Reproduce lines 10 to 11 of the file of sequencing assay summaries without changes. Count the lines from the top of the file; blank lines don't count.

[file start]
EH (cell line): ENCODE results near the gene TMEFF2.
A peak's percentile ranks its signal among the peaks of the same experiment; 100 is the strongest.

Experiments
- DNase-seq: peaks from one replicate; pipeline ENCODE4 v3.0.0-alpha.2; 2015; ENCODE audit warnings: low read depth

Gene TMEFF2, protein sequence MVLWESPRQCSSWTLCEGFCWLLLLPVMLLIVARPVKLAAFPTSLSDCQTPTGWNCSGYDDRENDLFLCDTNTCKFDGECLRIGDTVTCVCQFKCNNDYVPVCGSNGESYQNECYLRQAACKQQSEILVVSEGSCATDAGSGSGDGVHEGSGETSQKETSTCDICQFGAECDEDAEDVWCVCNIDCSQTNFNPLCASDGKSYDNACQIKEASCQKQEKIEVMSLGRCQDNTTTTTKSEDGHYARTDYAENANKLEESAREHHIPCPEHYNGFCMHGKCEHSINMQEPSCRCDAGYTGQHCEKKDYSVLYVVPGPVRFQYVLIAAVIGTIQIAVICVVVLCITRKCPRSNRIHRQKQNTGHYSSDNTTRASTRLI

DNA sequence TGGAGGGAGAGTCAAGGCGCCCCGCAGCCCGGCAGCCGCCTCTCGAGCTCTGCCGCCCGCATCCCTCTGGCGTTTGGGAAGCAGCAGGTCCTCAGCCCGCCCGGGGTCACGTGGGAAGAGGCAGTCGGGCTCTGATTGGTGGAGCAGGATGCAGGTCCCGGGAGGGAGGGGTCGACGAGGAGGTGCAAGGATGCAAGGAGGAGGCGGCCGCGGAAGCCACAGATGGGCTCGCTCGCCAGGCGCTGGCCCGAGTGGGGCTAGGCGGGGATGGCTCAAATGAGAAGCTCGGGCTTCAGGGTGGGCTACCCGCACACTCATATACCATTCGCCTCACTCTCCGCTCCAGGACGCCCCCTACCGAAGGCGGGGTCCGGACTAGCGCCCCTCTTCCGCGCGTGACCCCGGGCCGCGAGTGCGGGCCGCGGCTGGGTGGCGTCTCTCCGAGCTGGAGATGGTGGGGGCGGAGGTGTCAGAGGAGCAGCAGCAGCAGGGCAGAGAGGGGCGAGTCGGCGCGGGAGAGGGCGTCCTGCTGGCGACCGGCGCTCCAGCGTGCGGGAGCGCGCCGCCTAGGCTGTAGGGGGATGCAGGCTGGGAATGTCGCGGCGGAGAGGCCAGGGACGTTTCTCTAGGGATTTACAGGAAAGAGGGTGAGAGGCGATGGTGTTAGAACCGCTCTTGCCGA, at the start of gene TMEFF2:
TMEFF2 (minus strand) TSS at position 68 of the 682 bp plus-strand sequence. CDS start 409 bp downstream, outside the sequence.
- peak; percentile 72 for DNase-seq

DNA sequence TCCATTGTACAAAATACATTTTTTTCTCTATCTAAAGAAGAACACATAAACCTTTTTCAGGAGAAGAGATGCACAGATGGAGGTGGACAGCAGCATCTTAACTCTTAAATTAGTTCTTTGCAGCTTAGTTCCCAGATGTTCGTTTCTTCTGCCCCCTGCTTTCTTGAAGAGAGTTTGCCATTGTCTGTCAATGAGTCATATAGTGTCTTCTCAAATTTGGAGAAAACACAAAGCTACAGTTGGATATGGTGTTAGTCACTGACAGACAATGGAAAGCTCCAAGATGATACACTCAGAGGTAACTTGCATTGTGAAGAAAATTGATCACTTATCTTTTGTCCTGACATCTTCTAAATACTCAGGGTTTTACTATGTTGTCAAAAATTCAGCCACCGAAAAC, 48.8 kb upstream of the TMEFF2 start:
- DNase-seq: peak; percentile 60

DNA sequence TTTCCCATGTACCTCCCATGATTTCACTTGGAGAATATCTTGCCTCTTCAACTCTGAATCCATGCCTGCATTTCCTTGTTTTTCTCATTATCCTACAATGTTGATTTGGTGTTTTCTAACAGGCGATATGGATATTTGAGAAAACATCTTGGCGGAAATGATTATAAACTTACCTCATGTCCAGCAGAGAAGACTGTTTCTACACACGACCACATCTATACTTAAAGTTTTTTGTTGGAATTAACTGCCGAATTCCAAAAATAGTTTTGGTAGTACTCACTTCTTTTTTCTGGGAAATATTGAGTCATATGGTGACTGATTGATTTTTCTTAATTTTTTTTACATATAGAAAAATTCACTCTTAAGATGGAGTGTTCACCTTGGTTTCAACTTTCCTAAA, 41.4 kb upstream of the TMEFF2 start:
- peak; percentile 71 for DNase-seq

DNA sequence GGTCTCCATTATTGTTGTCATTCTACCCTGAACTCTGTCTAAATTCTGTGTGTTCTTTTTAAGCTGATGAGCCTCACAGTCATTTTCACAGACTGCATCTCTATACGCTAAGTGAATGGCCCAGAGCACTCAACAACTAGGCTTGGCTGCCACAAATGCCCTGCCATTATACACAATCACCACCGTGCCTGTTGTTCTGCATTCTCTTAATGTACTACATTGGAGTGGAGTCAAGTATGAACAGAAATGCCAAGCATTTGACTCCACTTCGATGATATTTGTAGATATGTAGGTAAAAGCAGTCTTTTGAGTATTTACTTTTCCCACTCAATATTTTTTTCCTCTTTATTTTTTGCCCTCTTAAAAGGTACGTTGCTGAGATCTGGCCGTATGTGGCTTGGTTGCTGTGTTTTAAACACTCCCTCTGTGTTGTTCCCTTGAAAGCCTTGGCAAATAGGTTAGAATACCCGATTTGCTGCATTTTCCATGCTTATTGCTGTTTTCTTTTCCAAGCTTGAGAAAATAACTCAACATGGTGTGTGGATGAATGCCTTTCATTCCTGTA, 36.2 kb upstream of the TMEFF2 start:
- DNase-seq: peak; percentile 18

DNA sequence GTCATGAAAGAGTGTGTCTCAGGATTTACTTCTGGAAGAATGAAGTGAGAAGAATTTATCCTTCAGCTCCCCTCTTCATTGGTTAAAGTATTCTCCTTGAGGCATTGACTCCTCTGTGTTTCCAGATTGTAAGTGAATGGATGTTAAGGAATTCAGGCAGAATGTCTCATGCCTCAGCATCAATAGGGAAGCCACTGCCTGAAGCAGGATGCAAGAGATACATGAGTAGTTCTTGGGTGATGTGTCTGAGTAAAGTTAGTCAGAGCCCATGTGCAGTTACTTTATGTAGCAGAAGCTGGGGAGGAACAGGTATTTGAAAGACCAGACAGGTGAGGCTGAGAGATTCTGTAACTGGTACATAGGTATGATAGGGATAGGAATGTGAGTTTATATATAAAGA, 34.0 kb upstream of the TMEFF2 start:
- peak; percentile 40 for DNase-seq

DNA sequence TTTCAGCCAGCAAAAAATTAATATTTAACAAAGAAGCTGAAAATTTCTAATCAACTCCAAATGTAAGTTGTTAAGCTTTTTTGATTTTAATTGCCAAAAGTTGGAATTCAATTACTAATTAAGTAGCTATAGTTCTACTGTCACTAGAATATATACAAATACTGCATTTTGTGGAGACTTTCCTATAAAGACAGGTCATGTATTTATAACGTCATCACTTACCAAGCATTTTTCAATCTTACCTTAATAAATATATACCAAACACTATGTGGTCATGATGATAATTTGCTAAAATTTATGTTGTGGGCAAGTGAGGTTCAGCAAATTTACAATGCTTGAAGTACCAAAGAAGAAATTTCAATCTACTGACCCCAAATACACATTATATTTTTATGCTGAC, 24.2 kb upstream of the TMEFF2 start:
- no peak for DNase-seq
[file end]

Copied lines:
- DNase-seq: peak; percentile 60

DNA sequence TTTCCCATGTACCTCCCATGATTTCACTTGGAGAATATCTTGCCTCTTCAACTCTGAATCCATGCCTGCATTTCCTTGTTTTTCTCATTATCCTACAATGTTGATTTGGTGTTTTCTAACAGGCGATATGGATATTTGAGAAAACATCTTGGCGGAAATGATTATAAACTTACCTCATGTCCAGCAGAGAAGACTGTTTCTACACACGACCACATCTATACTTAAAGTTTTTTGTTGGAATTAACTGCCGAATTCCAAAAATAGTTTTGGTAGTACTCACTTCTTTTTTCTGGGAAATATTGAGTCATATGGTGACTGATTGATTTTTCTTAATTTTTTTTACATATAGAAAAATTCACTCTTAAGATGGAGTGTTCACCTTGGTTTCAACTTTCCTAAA, 41.4 kb upstream of the TMEFF2 start: